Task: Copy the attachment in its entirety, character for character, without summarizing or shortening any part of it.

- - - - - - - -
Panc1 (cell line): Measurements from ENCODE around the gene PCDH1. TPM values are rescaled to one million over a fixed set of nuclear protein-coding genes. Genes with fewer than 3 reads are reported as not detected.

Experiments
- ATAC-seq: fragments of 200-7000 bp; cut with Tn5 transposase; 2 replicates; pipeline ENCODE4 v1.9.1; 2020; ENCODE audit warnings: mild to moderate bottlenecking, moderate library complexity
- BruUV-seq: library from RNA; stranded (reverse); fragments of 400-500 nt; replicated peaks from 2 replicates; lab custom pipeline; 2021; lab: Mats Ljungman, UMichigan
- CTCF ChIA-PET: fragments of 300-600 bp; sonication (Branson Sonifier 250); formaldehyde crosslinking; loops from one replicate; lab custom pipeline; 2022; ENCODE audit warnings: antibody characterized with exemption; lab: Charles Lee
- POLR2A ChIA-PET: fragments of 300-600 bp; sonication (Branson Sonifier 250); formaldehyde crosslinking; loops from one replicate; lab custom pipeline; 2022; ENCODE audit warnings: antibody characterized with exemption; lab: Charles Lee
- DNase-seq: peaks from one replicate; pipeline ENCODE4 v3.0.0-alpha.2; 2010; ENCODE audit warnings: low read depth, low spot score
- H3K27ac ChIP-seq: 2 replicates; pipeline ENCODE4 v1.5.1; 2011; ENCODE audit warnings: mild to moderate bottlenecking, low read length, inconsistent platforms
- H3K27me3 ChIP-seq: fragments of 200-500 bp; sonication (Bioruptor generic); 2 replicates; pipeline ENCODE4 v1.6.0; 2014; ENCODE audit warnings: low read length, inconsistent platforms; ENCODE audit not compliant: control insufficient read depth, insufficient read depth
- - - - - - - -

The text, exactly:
Panc1 (cell line): Measurements from ENCODE around the gene PCDH1. TPM values are rescaled to one million over a fixed set of nuclear protein-coding genes. Genes with fewer than 3 reads are reported as not detected.

Experiments
- ATAC-seq: fragments of 200-7000 bp; cut with Tn5 transposase; 2 replicates; pipeline ENCODE4 v1.9.1; 2020; ENCODE audit warnings: mild to moderate bottlenecking, moderate library complexity
- BruUV-seq: library from RNA; stranded (reverse); fragments of 400-500 nt; replicated peaks from 2 replicates; lab custom pipeline; 2021; lab: Mats Ljungman, UMichigan
- CTCF ChIA-PET: fragments of 300-600 bp; sonication (Branson Sonifier 250); formaldehyde crosslinking; loops from one replicate; lab custom pipeline; 2022; ENCODE audit warnings: antibody characterized with exemption; lab: Charles Lee
- POLR2A ChIA-PET: fragments of 300-600 bp; sonication (Branson Sonifier 250); formaldehyde crosslinking; loops from one replicate; lab custom pipeline; 2022; ENCODE audit warnings: antibody characterized with exemption; lab: Charles Lee
- DNase-seq: peaks from one replicate; pipeline ENCODE4 v3.0.0-alpha.2; 2010; ENCODE audit warnings: low read depth, low spot score
- H3K27ac ChIP-seq: 2 replicates; pipeline ENCODE4 v1.5.1; 2011; ENCODE audit warnings: mild to moderate bottlenecking, low read length, inconsistent platforms
- H3K27me3 ChIP-seq: fragments of 200-500 bp; sonication (Bioruptor generic); 2 replicates; pipeline ENCODE4 v1.6.0; 2014; ENCODE audit warnings: low read length, inconsistent platforms; ENCODE audit not compliant: control insufficient read depth, insufficient read depth